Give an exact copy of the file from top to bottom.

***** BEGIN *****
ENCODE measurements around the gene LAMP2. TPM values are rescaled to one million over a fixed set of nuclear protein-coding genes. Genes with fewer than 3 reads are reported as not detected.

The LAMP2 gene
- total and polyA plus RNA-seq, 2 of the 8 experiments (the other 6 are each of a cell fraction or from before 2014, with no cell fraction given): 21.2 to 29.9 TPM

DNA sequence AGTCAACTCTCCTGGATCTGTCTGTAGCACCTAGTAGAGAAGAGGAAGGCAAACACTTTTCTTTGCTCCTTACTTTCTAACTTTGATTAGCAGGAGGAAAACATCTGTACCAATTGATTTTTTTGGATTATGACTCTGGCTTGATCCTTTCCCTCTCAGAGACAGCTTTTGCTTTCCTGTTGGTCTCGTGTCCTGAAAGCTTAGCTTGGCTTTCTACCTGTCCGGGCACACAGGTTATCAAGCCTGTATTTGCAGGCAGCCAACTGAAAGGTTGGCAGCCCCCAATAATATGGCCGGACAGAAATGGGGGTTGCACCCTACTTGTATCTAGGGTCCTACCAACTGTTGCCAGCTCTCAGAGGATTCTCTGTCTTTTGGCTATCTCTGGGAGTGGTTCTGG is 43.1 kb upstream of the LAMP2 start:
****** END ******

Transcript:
ENCODE measurements around the gene LAMP2. TPM values are rescaled to one million over a fixed set of nuclear protein-coding genes. Genes with fewer than 3 reads are reported as not detected.

The LAMP2 gene
- total and polyA plus RNA-seq, 2 of the 8 experiments (the other 6 are each of a cell fraction or from before 2014, with no cell fraction given): 21.2 to 29.9 TPM

DNA sequence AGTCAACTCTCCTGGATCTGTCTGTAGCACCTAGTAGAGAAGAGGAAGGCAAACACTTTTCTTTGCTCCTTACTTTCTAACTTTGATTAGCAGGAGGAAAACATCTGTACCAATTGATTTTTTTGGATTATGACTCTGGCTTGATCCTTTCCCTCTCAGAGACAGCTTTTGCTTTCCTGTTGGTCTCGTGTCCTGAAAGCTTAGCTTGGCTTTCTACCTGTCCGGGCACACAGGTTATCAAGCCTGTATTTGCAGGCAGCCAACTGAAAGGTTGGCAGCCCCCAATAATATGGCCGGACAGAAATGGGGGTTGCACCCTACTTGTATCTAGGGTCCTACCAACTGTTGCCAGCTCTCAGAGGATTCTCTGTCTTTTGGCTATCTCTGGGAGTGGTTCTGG is 43.1 kb upstream of the LAMP2 start: